Who’s That Guy?: Christopher Eccleston, Who Just Got His Own Episode of ‘The Leftovers’!
Just three episodes in and The Leftovers goes and gives a whole hour to a dude we only know, so far, for his aggressive flyering techniques?! Co-creators Damon Lindelof and Tom Perrotta did give us fair warning, though, early on promising individual character-based episodes. (Perrotta now says, “There’s one more stand-alone, single-character episode in the show. And looking at it from our vantage point now, I think [those episodes are] definitely two of the strongest in the season.”) And it’s not like that wasn’t an entertaining chunk of television last night: Angry Flyer Guy, as played by Christopher Eccleston, is, it turns out, Reverend Matt Jamison, a troubled Job type of fellow, flirting with the dark side in a harried, bloody effort to save his church and aid his wife. Which still leaves one very important question: What the fuck is a Christopher Eccleston?
Name: Christopher “No Highfalutin Middle Name Despite What Years of British Stereotyping Have Led Us to Believe” Eccleston.
Place of Birth: OK, yes, England — specifically, Langworthy, Lancashire.
Schooling: London’s Royal Central School of Speech and Drama, a fancy-sounding place which, phew, finally reaffirms our lazy stereotype-created expectations.
Age: A cool and well-seasoned 50 years old.
I’m British. Where Do I Know Him From? First, an apology here to all our friends in the U.K. Certainly you’ve been appreciating the man’s much-respected and oft-celebrated work for years? Perhaps you go as far back as 1994, when Danny Boyle cast him, alongside Ewan McGregor, as an increasingly homicidal corner of a love triangle in the wonderfully twisted Shallow Grave.
Or maybe you first met him via some of his late ’90s successes, including the seminal TV drama Our Friends in the North (in which he costarred with Mark Strong and Daniel Craig), or the title role in Michael Winterbottom’s Jude and the real-life character of Trevor Hicks in Hillsborough, who lost both his daughters in the infamous football stampede?
By 2005, Eccleston was well-enough regarded to become the Ninth Doctor in the 2005 return of Doctor Who. The cultural institution had been dormant since 1989 and, while now a full-fledged fascination object on both sides of the Atlantic, not necessarily guaranteed an audience upon its first resuscitation. Eccleston assured it a soft reentry, but carried the torch for only one season before handing it off to David Tennant. In 2009, Eccleston explained that he “loved playing” the Doctor, but “could not get along with the senior people.” Also: “I thought to remain, which would have made me a lot of money and given me huge visibility, the price I would have had to pay was to eat a lot of shit. I’m not being funny about that. I didn’t want to do that and it comes to the art of it, in a way. [...] If you allow your desire to be successful and visible and financially secure — if you allow that to make you throw shades on your parents, on your upbringing, then you’re knackered.” Listen to Chris Eccleston, kids. Don’t get knackered.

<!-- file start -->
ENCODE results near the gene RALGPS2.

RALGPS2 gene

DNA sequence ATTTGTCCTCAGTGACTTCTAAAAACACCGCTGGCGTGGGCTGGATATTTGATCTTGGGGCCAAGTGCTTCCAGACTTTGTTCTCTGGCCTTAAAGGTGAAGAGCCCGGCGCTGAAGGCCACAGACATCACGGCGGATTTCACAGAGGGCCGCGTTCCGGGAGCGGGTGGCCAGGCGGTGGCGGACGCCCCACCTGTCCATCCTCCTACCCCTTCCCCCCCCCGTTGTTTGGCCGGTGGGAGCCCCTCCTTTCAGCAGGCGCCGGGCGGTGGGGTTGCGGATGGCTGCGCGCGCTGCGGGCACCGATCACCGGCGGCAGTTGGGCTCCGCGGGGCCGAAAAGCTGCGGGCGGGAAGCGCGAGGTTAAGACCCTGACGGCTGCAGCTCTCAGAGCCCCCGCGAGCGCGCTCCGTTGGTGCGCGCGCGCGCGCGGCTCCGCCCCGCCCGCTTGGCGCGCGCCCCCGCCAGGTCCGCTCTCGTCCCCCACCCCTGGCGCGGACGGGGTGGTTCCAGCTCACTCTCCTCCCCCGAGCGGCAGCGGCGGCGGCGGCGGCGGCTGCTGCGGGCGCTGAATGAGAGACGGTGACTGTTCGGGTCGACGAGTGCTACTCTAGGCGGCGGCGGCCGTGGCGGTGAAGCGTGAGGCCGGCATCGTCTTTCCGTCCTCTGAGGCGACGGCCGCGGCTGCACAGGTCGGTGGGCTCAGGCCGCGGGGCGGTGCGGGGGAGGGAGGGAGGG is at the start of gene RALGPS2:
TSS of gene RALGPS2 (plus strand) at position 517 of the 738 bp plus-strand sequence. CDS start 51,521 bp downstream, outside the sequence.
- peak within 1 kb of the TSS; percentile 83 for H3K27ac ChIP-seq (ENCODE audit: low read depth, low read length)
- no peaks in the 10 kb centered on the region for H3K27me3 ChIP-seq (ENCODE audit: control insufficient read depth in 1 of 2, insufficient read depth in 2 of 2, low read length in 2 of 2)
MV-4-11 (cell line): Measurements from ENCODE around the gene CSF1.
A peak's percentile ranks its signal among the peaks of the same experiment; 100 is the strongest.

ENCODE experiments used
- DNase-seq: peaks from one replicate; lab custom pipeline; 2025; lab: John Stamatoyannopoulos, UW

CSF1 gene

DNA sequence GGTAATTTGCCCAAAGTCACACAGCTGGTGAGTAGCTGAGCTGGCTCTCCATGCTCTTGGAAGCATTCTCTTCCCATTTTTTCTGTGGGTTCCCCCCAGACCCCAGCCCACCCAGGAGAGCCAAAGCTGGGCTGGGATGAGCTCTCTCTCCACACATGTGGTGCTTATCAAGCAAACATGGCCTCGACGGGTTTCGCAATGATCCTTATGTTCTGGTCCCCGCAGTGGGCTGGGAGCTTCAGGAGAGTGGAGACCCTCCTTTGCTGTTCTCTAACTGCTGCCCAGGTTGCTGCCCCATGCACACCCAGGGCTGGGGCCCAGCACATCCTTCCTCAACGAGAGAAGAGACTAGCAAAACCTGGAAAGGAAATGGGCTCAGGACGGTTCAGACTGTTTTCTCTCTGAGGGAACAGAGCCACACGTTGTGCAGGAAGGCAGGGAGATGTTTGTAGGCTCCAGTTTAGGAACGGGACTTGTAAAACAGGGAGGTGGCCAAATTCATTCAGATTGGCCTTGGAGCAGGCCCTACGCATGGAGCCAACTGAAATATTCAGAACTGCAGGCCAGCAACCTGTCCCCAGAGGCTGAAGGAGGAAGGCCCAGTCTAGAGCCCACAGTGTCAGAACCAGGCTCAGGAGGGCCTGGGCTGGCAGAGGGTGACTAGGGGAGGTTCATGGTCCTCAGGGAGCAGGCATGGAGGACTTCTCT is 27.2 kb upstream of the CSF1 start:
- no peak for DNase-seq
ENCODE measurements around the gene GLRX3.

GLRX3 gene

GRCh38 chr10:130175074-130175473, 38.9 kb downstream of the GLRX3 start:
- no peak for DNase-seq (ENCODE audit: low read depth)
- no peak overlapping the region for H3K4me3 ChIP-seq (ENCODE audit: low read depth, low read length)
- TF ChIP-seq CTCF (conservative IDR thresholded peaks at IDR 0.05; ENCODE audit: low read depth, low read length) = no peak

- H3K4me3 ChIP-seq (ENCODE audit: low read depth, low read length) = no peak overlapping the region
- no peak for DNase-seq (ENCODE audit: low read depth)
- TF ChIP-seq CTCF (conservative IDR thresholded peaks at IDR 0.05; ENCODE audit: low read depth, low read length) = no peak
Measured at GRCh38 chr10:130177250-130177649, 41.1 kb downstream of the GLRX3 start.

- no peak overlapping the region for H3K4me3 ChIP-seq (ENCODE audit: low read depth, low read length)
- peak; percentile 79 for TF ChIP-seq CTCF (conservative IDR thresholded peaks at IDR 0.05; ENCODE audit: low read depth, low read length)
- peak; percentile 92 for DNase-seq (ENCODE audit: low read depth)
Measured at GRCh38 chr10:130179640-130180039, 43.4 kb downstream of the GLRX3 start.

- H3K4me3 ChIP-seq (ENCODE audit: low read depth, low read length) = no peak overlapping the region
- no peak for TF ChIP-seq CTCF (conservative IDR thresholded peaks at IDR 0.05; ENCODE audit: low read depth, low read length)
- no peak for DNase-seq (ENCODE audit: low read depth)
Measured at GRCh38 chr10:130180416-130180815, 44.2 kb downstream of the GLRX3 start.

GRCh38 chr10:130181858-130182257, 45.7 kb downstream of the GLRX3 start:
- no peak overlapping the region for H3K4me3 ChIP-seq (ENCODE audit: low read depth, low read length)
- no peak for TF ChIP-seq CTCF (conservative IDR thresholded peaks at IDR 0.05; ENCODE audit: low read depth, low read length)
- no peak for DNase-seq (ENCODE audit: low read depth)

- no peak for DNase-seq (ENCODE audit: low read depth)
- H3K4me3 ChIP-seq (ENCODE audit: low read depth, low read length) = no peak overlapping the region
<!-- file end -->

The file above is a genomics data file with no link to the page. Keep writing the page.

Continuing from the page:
I’m American. Where Do I Know Him From?: For us simple USA! USA! folks, Eccleston has provided no shortage of “Who’s that guy?” moments. In 2000, he was Raymond Calitri, pulling ol’ Memphis Raines back into the carjacking business in various diabolical, unnecessarily elaborate manners.
In 2007, he had a run as Claude Rains, the invisible man, on Heroes; In 2009, he was poor Destro in G.I. Joe: The Rise of Cobra. And, continuing his commendable streak of ridiculously named villainy, just last year he was Malekith in the Thor sequel. If you don’t want to see Eccleston’s soul quietly and tinily crushed by the repeated need to explain his character via the phrase “dark elf,” do not, I repeat do not, watch the video below.
And let us not forget 2002’s 28 Days Later, his reunion with Boyle. The modern originator of the “fast zombie” trope, 28 Days Later was a perfectly creepy end-of-days movie in that its nightmare scenarios seemed all too realistic. And lots of credit there goes to Eccleston as the elegant Major Henry West, who warmly welcomes young Cillian Murphy and his female traveling companions into a makeshift mansion-bunker before eventually revealing, no, all is not quite good. Quiet Eccleston voice: “I promised them women. I promised them women.” [Shudders.]
Lastly: Has Anyone Ever Set a Montage of Christopher Eccleston’s Roles to the Song “Bad Boy” by Popular German Dance Duo Cascada?
Good question. Also, yes.